Leisurely pace brought to JFX

Pedestrians, cyclists get Jones Falls view via highway vantage

October 15, 2001|By Howard Libit | Howard Libit,SUN STAFF

Walking along the Jones Falls Expressway, John Dye kept looking over his shoulder yesterday morning.

Sure, the northbound lanes were shut down to cars and trucks. But that didn't make it any less strange to walk down the center lane of a highway - particularly when the sound of speeding traffic from the opposite side of the JFX was easy to hear.

"You keep thinking a car is going to whiz by," said Dye, 56, who lives in Columbia and is a member of the Columbia Volksmarch Club. "It's a weird feeling."

For the fourth annual Jones Falls Valley Celebration, city officials blocked off the three northbound lanes of the JFX yesterday morning. It gave 600 runners the space for the Jones Falls 8-Kilometer Express. Hundreds more walkers, cyclists and inline skaters took a leisurely tour of a road they normally see at 50 mph.

"You get to see parts of the road that you'd never see speeding by on the freeway, even if you drive this road every day," said John Nolan of Catonsville, who maintains the Web site for the Baltimore Walking Club and turns 59 today.

Organizers of the celebration hope that as people like Nolan walk along the JFX, they'll come to appreciate the Jones Falls Valley and take an active part in preserving it.

"People can see how much is really here in the Jones Falls," said Bill Miller, executive director of Greater Homewood Community Corp., one of the groups that helped organize the festival. "There are places along the water where you'd never realize you were under a highway. You would think you're someplace in West Virginia."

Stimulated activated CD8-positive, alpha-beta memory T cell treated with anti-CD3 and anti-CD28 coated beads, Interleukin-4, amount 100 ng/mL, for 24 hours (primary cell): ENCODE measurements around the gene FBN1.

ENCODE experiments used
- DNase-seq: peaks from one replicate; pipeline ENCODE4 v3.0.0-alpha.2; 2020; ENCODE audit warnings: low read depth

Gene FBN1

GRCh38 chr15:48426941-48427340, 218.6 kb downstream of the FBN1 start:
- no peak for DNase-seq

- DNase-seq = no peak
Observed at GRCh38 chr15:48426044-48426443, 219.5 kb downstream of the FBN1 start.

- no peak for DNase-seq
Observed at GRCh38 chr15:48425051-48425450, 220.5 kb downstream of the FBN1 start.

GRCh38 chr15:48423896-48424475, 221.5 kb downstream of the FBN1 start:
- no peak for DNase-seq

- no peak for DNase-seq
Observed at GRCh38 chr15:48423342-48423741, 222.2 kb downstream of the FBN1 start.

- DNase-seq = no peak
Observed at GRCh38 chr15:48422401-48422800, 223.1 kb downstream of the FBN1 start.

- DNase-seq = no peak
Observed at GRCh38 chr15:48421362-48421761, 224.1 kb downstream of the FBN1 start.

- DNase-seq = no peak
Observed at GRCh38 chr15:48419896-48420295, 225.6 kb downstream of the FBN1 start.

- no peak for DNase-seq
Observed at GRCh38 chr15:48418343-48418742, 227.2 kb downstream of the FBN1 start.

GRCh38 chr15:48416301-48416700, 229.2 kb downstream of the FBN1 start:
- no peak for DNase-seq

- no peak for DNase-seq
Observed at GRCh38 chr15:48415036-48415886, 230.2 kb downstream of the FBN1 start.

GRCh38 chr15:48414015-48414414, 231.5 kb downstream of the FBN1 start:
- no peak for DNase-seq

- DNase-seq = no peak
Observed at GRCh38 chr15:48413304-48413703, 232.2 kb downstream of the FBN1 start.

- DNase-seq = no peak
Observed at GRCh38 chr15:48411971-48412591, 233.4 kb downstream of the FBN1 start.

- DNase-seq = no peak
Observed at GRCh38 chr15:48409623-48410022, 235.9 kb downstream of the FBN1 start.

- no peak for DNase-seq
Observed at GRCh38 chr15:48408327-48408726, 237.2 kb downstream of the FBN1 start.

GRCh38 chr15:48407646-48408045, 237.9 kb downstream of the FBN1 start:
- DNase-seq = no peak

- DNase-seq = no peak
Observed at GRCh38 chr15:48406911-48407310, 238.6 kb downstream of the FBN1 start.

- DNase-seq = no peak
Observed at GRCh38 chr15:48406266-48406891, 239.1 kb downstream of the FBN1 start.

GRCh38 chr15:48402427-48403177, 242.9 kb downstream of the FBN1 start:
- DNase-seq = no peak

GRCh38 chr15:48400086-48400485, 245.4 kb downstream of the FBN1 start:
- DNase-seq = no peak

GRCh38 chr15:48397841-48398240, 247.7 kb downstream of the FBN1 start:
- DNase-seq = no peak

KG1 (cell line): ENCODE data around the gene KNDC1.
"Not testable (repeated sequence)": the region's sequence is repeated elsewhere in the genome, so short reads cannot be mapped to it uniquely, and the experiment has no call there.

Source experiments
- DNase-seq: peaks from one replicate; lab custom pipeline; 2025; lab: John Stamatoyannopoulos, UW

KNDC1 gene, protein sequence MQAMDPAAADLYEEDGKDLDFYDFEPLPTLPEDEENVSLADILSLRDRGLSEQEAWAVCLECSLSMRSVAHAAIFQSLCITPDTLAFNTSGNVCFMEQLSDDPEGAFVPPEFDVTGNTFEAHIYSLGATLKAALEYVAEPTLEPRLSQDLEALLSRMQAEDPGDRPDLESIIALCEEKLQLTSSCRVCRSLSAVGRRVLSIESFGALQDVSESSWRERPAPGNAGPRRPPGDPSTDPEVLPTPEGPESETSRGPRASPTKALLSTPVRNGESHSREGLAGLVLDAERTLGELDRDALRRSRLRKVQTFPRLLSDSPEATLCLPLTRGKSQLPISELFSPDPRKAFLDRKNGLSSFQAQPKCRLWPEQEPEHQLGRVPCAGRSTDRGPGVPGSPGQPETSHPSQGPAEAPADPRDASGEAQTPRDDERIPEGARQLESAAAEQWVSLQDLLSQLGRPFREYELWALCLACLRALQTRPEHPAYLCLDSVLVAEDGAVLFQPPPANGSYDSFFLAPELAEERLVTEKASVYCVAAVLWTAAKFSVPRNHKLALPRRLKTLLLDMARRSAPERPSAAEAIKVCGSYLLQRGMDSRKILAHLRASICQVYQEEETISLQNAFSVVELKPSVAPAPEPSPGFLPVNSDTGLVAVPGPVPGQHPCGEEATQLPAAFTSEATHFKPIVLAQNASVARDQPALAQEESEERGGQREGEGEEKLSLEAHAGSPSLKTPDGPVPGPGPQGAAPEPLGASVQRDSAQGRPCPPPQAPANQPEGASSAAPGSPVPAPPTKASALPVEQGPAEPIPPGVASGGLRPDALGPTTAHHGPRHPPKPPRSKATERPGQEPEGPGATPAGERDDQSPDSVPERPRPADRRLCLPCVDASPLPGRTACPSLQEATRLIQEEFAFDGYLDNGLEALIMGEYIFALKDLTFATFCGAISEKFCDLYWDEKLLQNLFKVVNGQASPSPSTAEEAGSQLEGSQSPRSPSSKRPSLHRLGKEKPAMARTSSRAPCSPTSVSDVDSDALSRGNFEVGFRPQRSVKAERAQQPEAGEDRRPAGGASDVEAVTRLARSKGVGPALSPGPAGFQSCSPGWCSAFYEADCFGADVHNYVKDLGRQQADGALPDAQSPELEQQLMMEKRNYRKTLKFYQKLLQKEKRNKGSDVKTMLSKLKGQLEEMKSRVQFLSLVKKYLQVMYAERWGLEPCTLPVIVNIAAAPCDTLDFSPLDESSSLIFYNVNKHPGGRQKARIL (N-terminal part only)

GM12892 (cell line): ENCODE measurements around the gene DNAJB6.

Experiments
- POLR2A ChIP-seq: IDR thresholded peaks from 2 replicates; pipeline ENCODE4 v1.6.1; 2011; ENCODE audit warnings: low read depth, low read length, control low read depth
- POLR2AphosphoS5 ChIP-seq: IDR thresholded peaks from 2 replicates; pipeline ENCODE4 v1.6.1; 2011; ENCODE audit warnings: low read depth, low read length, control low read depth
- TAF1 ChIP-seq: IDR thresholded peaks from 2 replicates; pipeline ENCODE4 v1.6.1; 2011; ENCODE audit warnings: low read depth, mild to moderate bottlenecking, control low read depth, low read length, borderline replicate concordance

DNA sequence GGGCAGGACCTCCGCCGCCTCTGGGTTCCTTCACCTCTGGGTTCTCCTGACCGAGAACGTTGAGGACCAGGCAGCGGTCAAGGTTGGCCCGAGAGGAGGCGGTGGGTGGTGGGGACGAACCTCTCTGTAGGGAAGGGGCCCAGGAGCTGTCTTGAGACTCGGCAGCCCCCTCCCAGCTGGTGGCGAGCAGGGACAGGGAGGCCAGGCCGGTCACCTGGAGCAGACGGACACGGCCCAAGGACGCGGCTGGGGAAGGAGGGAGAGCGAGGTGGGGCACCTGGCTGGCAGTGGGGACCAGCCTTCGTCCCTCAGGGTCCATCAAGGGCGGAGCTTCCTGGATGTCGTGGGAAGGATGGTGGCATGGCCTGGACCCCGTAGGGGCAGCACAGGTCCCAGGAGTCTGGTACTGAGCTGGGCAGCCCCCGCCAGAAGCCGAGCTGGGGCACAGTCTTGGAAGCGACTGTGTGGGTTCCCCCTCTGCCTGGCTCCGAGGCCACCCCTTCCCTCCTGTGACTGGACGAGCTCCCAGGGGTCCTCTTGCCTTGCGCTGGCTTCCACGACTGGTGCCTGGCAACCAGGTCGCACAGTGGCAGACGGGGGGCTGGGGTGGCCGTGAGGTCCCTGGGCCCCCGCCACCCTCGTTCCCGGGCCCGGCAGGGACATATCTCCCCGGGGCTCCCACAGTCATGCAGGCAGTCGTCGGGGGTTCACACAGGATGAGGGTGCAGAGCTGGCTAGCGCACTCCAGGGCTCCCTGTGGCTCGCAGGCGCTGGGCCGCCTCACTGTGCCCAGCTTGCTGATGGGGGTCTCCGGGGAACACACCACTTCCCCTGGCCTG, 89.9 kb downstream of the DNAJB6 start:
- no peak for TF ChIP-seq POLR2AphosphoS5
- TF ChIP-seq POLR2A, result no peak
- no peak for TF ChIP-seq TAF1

Victoria Davis, 6, loved the view along the highway. Pushing down the middle of the road on her scooter, she easily outpaced her grandmother, Audrey Davis.

"This is fun," said the first-grader, who lives in Clarksville. "There is so much more room here than at home."

Yesterday's celebration began with the morning closure of the JFX, and it included a full day of activities. Kayakers and canoeists spent the early afternoon traveling down the waterway. A festival near the Baltimore Streetcar Museum included live music, food, tree plantings, T-shirt sales and streetcar rides. The Mount Washington Wine and Jazz Festival concluded the afternoon.

The Jones Falls celebration was originally scheduled for mid-September, but it was pushed back a month because of the terrorist attacks Sept. 11.

With the later date, some people who toured the JFX got a sneak preview of something that's been closed for months - the northbound entrance ramp from Charles Street near the train station. No date has been set for the ramp to reopen, but event organizers said they've been told it should be within a few weeks.

"We're very excited that the ramp is going to be opening soon," said Sandy Sparks, executive director of the Midtown Community Benefits District, another sponsor of the celebration. "People have been waiting a long time, and it should really help cut down on our traffic problem."

Other sponsors of yesterday's event included the Jones Falls Watershed Association and the Parks and People Foundation.

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